During this period of economic volatility, the housing market is one of the premier indicators of our economy’s status. One term that is thrown around very often is “short sale”. What is a short sale and what are the benefits to a homeowner?
A short sale is a real estate transaction in which the proceeds from the sale falls short of the balance of debts secured against the property.
Some benefits of a short sale include:
- Short sale agreements generally release borrowers from any obligation to pay back loan deficiencies.
- Borrowers are eligible to buy another home much sooner than if they are foreclosed on. The time frame for a short-sale home is usually 2-3 years, as opposed to 5 years with a foreclosure.
- Short sale transactions occur at no cost to you. A short sale’s selling expenses are paid by the lender, including agent commissions, back taxes, and attorney fees.
- Short sale transactions are far less damaging to a borrower’s credit than foreclosures.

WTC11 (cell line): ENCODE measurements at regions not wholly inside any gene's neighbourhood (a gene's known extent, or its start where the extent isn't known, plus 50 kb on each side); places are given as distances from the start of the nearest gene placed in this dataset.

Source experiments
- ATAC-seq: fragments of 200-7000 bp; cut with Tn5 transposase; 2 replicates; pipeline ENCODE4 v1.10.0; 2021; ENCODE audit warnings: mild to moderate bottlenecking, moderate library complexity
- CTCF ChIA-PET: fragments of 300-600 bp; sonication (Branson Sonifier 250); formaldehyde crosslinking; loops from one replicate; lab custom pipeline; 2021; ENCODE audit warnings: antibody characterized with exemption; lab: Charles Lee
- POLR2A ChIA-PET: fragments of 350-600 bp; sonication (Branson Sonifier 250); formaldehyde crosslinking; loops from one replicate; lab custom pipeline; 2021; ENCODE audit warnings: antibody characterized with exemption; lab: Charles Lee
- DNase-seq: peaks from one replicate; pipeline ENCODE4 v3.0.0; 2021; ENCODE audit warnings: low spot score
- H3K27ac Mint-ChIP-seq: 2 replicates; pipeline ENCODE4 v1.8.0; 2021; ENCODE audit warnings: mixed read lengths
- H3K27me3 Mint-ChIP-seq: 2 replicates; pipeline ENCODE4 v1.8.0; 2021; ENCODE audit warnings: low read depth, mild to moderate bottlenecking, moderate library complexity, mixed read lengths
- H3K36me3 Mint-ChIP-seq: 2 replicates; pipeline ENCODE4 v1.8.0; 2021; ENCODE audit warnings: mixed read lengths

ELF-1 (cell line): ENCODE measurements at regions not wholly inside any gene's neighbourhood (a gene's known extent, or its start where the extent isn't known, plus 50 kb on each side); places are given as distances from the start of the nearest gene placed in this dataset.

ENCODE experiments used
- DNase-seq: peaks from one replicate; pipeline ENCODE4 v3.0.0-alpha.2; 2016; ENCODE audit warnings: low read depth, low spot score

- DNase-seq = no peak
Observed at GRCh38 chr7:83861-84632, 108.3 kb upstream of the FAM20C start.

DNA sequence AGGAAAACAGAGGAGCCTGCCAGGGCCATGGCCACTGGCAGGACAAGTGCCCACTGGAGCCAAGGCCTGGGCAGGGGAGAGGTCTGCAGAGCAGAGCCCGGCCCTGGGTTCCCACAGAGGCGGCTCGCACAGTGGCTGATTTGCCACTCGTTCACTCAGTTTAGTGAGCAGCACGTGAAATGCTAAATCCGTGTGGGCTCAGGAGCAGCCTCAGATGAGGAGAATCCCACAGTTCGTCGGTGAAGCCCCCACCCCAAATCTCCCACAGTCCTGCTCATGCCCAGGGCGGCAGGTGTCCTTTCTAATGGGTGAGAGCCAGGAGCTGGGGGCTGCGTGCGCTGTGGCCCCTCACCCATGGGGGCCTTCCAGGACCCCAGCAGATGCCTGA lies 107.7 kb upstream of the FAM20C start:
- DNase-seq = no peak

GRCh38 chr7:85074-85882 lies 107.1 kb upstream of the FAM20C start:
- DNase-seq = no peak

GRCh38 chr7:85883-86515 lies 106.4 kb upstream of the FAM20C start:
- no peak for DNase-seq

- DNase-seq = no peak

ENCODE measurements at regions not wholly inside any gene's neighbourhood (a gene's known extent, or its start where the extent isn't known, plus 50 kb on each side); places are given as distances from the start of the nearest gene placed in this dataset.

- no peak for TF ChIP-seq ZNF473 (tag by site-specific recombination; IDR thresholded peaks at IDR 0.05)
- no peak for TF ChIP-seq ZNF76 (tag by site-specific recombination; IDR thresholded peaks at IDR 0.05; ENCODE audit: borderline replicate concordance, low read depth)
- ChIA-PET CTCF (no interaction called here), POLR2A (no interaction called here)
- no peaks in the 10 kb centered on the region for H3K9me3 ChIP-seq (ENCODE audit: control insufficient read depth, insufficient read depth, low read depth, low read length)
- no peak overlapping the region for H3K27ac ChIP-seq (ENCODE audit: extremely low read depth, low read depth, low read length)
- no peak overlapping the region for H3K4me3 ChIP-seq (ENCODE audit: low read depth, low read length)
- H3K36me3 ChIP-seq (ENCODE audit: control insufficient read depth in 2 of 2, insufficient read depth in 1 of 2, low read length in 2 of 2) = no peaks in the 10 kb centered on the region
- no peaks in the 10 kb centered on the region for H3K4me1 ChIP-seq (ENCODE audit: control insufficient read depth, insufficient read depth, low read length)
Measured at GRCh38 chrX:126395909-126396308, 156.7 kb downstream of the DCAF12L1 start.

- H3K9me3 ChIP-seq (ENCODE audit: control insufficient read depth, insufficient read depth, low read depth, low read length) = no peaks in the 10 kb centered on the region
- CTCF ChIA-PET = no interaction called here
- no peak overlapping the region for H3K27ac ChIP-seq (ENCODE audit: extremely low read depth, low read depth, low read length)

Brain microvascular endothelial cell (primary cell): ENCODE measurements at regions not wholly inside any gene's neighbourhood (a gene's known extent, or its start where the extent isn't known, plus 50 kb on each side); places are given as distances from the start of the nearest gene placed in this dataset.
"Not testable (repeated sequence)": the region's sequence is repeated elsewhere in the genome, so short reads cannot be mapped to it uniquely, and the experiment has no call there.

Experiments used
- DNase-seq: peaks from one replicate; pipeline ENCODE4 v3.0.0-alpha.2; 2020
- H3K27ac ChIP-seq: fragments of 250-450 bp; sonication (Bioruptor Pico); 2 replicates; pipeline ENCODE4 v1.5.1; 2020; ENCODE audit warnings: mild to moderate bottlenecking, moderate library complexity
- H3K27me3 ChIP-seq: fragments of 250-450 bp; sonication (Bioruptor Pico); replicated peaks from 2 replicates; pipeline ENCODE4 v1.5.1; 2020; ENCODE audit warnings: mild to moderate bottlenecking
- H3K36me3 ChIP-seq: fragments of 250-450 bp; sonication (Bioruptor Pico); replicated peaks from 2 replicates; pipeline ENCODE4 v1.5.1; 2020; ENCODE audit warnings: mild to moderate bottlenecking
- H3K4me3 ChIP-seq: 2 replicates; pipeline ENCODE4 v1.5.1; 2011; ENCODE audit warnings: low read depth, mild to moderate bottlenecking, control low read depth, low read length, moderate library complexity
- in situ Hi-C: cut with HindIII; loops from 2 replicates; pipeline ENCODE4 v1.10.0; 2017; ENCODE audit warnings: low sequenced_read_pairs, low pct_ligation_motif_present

- Generally no mortgage payments are due while awaiting a short sale transaction short sale, transactions usually take 3-6 months.
- There are cash incentives from various sources, such as lenders, The US Treasury (HAFA) and FHA (HUD). These entities pay cash for distressed owners to short sell their homes. Cash incentives range between $2,000 and $30,000.
If all of these benefits seem too good to be true, you should understand why banks and their insurers would much rather you short sell rather than draw out a foreclosure battle:
- Banks are very inefficient owners of real estate, and they must support a large staff of people to maintain their real estate properties.
- Banks generally lose substantially less money on a short sale than a foreclosure.
- Banks get some of their bad debt off their books much sooner with a short sale.